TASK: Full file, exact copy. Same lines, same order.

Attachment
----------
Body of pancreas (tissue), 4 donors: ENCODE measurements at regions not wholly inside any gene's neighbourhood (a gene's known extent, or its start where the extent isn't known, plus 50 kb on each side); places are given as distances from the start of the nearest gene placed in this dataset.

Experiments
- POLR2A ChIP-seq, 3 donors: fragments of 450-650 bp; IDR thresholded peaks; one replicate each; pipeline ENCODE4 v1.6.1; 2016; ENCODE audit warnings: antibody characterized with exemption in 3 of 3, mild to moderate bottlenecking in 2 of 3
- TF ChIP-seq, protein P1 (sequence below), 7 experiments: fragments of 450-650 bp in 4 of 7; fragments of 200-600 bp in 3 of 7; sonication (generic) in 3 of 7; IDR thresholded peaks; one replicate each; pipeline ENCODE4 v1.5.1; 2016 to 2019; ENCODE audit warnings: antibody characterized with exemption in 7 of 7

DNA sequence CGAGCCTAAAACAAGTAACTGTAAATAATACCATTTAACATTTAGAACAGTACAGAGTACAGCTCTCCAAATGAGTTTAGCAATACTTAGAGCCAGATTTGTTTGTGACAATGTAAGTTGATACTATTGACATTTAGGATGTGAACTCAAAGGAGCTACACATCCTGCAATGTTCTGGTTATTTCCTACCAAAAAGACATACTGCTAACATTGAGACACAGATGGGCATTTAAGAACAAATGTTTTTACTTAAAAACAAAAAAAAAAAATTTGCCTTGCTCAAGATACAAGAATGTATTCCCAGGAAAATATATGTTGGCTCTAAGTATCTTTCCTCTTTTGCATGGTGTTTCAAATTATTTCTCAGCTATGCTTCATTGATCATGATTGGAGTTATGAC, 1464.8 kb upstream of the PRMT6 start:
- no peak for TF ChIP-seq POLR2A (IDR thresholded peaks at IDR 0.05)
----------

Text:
Body of pancreas (tissue), 4 donors: ENCODE measurements at regions not wholly inside any gene's neighbourhood (a gene's known extent, or its start where the extent isn't known, plus 50 kb on each side); places are given as distances from the start of the nearest gene placed in this dataset.

Experiments
- POLR2A ChIP-seq, 3 donors: fragments of 450-650 bp; IDR thresholded peaks; one replicate each; pipeline ENCODE4 v1.6.1; 2016; ENCODE audit warnings: antibody characterized with exemption in 3 of 3, mild to moderate bottlenecking in 2 of 3
- TF ChIP-seq, protein P1 (sequence below), 7 experiments: fragments of 450-650 bp in 4 of 7; fragments of 200-600 bp in 3 of 7; sonication (generic) in 3 of 7; IDR thresholded peaks; one replicate each; pipeline ENCODE4 v1.5.1; 2016 to 2019; ENCODE audit warnings: antibody characterized with exemption in 7 of 7

DNA sequence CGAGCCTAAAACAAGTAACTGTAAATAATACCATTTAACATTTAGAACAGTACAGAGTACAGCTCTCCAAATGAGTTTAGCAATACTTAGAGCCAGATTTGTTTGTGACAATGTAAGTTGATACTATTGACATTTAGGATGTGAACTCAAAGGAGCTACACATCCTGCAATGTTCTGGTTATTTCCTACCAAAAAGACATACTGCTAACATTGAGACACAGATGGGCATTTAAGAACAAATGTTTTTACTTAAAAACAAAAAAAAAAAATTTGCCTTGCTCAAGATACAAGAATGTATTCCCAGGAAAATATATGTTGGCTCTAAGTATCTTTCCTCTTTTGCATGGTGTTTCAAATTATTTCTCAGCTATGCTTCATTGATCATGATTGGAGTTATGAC, 1464.8 kb upstream of the PRMT6 start:
- no peak for TF ChIP-seq POLR2A (IDR thresholded peaks at IDR 0.05)